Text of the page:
Three Pennsylvania facilities will launch a pilot that resurrects and expands on the “teaching nursing home” model of care under a broad new partnership.
In response to the COVID-19 pandemic’s harsh impact on facilities, the project aims to reexamine a collaborative care model popularized in the 1980s. Teaching nursing homes connect providers, researchers, students and faculty to improve care for residents and create a “critical bridge between bedside care and academic innovation and clinical expertise.”
Facilities selected for the pilot program will equip staff with clinical, training, research and quality improvement support. Students will also see increased opportunities to learn first-hand and work with seniors in a real-life setting, while staff enhance their clinical skills while improving patient function and health status.
Project leaders believe results of the pilot will inform a better model for ongoing clinical quality improvement and safety in long-term care.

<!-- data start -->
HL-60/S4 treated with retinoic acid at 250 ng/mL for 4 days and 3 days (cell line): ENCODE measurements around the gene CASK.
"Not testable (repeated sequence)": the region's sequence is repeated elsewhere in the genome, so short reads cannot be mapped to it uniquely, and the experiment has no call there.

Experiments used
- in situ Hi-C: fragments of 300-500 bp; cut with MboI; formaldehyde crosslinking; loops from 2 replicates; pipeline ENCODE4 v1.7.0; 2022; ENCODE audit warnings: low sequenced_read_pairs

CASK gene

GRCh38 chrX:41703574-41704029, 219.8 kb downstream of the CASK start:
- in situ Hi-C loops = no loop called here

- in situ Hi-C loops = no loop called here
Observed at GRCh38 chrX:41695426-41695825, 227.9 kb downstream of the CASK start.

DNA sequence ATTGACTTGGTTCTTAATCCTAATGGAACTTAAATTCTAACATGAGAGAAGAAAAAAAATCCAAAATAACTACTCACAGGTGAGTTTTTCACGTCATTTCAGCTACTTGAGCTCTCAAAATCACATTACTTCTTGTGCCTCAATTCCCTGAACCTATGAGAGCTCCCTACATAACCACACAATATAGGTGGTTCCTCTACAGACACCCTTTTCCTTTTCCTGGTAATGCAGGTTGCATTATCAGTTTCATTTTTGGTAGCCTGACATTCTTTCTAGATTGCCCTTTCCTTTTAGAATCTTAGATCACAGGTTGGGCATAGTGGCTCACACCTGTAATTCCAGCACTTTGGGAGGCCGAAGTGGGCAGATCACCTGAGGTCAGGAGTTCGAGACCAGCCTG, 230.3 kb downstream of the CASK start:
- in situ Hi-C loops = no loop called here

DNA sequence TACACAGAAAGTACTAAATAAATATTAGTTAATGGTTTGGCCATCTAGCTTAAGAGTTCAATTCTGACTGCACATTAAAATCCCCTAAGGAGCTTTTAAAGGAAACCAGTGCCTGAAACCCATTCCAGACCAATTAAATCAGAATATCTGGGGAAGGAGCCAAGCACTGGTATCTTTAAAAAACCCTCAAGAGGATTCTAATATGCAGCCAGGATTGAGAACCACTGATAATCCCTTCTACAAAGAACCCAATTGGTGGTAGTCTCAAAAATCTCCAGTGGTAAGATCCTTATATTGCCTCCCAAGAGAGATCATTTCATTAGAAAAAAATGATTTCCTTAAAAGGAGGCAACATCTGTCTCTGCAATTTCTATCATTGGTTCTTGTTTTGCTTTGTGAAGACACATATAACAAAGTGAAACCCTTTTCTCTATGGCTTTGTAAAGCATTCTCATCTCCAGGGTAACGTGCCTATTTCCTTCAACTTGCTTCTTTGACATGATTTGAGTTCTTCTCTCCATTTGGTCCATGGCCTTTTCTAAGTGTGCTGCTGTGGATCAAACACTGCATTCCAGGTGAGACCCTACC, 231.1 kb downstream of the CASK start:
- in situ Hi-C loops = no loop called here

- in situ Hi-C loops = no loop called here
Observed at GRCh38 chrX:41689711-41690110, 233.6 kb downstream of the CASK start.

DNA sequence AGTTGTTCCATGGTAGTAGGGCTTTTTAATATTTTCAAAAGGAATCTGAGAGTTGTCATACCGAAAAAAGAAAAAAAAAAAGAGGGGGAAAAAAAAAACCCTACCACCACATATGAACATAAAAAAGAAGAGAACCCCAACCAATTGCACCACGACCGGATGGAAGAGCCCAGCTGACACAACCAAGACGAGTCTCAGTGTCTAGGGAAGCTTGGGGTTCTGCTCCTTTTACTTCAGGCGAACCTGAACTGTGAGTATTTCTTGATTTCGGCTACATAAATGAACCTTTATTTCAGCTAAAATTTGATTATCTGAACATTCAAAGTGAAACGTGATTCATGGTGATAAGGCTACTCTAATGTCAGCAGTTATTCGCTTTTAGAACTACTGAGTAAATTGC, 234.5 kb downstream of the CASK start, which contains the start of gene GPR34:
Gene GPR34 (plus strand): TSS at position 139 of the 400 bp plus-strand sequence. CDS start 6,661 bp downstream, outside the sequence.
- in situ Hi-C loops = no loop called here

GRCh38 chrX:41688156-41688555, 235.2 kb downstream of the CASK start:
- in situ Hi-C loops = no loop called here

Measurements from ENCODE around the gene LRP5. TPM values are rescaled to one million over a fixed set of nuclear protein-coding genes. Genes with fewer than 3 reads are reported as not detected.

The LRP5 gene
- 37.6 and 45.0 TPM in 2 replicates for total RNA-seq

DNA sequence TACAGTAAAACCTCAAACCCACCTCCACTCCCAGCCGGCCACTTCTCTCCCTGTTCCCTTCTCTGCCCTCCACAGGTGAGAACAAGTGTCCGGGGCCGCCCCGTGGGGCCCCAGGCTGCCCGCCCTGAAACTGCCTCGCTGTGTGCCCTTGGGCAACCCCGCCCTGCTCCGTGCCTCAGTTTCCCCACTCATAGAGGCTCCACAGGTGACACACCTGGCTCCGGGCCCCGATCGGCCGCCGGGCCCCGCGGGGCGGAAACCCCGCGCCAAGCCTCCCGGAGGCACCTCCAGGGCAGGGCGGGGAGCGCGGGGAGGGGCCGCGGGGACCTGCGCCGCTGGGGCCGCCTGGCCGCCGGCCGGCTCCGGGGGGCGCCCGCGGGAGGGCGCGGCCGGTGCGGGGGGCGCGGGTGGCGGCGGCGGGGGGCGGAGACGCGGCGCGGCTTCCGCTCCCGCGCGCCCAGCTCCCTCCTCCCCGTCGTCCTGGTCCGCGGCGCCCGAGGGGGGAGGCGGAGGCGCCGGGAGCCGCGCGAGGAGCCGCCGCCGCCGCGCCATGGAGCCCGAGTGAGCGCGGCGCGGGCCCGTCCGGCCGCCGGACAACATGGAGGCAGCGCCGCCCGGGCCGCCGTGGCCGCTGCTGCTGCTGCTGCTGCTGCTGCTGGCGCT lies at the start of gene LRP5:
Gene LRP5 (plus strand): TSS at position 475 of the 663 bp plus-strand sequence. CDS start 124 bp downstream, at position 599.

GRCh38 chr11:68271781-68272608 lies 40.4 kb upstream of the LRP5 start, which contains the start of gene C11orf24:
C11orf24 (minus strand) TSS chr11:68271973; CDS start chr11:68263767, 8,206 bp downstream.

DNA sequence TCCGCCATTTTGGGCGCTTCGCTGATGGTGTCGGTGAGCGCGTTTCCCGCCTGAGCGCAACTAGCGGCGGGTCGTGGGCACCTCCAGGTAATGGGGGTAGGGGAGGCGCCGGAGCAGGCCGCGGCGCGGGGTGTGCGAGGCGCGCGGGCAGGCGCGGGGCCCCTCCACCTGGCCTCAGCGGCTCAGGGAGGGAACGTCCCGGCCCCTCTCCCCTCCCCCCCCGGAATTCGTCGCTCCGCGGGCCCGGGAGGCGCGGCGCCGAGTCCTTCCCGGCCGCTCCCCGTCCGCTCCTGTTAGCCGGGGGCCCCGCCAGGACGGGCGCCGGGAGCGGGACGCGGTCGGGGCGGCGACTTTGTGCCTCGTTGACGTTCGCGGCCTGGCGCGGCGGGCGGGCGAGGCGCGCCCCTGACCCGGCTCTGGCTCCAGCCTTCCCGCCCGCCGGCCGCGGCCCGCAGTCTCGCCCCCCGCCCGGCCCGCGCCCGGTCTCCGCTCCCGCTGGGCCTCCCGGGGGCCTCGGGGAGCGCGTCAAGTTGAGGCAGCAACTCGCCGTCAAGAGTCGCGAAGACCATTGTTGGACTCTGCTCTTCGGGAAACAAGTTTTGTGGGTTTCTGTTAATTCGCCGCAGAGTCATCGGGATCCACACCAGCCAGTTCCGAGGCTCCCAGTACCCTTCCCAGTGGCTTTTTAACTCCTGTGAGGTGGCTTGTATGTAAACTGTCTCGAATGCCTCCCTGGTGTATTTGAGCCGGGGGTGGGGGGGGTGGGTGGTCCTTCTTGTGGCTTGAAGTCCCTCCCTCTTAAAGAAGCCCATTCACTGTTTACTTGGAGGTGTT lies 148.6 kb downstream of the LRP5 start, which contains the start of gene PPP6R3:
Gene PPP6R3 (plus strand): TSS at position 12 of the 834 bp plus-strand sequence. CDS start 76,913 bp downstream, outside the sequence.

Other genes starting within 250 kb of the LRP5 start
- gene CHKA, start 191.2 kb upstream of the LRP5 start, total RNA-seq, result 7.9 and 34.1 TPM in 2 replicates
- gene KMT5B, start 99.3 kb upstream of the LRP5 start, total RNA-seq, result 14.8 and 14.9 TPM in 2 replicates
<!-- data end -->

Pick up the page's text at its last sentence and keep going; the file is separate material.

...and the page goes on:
The “Pennsylvania Teaching Nursing Home” project is being launched through a partnership with The John A. Hartford Foundation; the Jewish Healthcare Foundation; its nonprofit operating arm Health Careers Futures; and the Henry L. Hillman Foundation. The organizations are providing nearly $1 million in grants. Pennsylvania State University, University of Pennsylvania and University of Pittsburgh will also participate.
The program will begin on July 1 and run through 2023.
“The pandemic has shown us the multiple ways we have failed to appropriately integrate nursing homes into the continuum of care and the continuum of nursing education,” Terry Fulmer, Ph.D., RN, FAAN, president of the John A. Hartford Foundation, said in a statement. “This program, which has previously shown positive results without the benefit of the Internet, can now be revisited with these world class nursing schools.”